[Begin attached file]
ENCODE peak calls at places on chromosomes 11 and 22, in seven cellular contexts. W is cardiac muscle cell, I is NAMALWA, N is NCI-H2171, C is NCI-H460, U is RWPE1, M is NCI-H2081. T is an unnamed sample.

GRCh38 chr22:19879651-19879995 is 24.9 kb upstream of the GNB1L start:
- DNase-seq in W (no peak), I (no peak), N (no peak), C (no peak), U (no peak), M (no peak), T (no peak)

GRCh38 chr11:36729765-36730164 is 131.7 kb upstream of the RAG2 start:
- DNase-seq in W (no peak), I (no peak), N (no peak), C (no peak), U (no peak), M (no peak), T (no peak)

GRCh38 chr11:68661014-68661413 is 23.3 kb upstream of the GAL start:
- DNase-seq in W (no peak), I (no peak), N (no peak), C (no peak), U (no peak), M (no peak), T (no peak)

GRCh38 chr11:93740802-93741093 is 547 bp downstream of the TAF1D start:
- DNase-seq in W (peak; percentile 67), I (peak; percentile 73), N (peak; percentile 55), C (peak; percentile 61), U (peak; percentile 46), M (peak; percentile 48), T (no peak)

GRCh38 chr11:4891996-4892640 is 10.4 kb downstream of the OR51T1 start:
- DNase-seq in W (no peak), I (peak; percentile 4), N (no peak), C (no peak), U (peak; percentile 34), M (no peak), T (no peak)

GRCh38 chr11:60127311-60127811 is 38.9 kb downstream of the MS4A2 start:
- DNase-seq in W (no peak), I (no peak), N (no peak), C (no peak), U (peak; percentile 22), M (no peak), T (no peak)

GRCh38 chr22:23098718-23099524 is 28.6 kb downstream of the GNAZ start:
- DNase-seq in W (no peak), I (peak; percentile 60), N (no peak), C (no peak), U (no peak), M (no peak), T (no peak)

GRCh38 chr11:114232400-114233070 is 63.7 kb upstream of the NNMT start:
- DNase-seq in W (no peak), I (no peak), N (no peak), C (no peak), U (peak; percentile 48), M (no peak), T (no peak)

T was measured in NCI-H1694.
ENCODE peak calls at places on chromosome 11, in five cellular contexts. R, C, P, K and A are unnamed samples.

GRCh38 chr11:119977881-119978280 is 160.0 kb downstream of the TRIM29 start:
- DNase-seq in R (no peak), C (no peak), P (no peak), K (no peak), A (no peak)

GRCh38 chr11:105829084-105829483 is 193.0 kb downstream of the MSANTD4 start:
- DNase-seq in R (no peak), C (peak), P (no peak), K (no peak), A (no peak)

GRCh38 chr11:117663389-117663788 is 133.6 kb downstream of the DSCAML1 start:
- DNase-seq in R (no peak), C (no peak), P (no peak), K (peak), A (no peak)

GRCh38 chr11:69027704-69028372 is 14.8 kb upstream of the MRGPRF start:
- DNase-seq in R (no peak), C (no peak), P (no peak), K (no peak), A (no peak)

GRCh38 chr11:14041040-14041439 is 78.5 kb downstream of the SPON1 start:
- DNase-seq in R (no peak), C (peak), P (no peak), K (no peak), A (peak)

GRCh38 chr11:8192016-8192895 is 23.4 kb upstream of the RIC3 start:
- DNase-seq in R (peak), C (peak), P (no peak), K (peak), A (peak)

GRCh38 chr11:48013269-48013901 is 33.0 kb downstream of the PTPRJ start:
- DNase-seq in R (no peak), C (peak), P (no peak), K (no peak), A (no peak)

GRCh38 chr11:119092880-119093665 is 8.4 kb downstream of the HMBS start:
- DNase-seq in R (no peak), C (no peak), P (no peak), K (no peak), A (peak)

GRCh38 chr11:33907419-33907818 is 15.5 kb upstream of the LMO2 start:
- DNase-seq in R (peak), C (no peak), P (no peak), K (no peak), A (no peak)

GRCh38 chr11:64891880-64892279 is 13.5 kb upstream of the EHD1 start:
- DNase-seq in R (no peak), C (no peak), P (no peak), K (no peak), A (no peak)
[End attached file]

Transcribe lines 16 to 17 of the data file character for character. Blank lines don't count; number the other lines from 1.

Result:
GRCh38 chr11:114232400-114233070 is 63.7 kb upstream of the NNMT start:
- DNase-seq in W (no peak), I (no peak), N (no peak), C (no peak), U (peak; percentile 48), M (no peak), T (no peak)